Infinity Wars: Fallen Guardian #1 Review

Infinity Wars: Fallen Guardian #1

Writer: Gerry Duggan
Artist: Andy MacDonald
Colorist: Chris O’Halloran
Letterer: VC’s Cory Petit
Cover Artists: R.B. Silva, Guru-eFX
Publisher: Marvel Comics

Review by Nico Sprezzatura

(Spoilers for Infinity Wars #6 below)

Gamora’s crusade for the Infinity Stones may finally be over, but not everybody made it out alive. As seen in this week’s Infinity Wars #6, Drax paid the ultimate price to save his own universe and the nascent Warped World. Infinity Wars: Fallen Guardian #1 (also out this week) gives the man formerly known as Arthur Douglas a fitting send-off, but is it worth an extra $4.99?

That depends on how invested you are in either the story or character, I’d say. While Drax is a fairly popular character, especially after Dave Bautista’s portrayal in the Marvel Cinematic Universe, you could also argue he’s the most expendable of the current Guardians lineup. Star-Lord is the face, Gamora recently underwent a heel turn, Rocket and Groot are the kid-appeal characters, and Adam Warlock has a hard time staying dead in general, which left Drax as the most logical choice for an axing. As we all know, this is comics, so Drax won’t be gone forever. But for now, the Marvel Universe will have a Drax-shaped hole, and it’ll likely affect his surviving comrades moving forward.

If anything, Infinity Wars: Fallen Guardian #1 is a touching tribute to Drax and his weird, convoluted backstory that was (wisely) excised from his movie counterpart. Told primarily in flashback, the issue rehashes Drax’s origin —a human musician killed by Thanos, quickly reborn into a new cosmic body— and utilizes his split nature as a means of explaining how he was the only one who could have saved both Earth-616 and the Warped World. It’s actually pretty clever, all things considered. But for those who aren’t privy to Drax’s history, it could probably come off as a bit confusing.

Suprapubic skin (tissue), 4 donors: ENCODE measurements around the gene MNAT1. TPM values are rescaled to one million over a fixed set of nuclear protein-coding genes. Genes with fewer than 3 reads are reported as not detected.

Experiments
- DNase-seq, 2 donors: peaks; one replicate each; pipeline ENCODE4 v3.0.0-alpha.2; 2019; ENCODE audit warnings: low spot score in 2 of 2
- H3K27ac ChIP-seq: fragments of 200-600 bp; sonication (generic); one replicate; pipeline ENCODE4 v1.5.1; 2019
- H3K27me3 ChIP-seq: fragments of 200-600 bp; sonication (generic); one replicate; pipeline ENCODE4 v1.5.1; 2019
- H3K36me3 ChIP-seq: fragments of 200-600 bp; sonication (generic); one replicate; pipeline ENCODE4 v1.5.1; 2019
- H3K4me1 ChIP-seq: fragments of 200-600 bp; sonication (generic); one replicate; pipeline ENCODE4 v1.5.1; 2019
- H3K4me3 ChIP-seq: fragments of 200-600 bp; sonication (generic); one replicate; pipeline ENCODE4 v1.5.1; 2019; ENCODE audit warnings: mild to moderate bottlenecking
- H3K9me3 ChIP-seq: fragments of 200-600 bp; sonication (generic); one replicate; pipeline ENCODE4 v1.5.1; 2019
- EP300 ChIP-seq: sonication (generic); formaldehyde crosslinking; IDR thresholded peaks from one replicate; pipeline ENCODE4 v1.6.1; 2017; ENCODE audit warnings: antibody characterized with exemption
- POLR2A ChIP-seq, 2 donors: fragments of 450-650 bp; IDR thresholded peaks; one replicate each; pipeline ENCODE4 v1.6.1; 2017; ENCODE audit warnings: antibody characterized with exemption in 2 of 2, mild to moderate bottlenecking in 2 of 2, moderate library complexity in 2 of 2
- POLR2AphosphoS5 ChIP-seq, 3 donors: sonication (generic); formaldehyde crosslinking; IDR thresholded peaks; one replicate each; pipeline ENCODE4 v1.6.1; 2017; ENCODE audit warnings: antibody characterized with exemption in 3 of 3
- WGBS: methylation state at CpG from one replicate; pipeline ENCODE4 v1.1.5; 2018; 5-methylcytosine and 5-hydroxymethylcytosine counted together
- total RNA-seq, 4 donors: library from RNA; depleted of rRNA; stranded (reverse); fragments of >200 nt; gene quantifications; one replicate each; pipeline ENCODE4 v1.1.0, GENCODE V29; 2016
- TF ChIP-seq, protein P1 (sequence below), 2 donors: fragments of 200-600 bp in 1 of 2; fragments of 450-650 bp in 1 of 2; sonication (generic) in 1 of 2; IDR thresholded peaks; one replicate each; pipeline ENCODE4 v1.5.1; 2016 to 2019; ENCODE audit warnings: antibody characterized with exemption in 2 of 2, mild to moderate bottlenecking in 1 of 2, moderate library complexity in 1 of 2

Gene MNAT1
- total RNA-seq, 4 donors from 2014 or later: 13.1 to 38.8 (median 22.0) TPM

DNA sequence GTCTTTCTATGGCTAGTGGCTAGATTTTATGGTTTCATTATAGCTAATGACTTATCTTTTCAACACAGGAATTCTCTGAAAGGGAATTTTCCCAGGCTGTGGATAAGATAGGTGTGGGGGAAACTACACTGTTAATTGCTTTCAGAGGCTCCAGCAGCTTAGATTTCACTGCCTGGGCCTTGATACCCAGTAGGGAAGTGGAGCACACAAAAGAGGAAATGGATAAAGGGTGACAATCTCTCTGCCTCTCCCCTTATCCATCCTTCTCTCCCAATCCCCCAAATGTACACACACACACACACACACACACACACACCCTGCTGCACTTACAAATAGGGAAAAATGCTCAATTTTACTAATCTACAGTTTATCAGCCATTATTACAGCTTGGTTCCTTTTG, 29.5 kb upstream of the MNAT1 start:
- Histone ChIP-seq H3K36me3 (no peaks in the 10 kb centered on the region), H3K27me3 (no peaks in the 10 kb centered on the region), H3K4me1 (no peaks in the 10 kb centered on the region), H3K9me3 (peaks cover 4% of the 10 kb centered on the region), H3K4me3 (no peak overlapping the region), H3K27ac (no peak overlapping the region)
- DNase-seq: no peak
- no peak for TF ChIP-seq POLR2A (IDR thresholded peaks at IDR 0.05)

For the entire Infinity Wars event, lead writer Gerry Duggan has crafted a surprisingly engaging story that kept me hooked throughout, and Fallen Guardian #1 managed to get me to care about a character I didn’t really have any strong opinion about either way. I would’ve liked to get some perspective from Drax’s daughter Moondragon, but I can understand why an overstuffed issue like this one didn’t have room for it.

Andy MacDonald and Chris O’Halloran’s art is also a major draw here, somehow marrying the small-scale Earth scenes of Drax’s past with the cosmic, oversized scale of his later adventures. If anything, a glimpse at angsty Kid Thanos is almost worth the price of admission.

The Verdict: Check it Out.

Infinity Wars: Fallen Guardian #1 is a touching, if not entirely necessary, coda for one of the Galaxy’s most beloved Guardians.

Nico Frank Sprezzatura, middle name optional. 24. Schrödinger's writer.

Nico Sprezzatura

Nico Frank Sprezzatura, middle name optional. 24. Schrödinger's writer.

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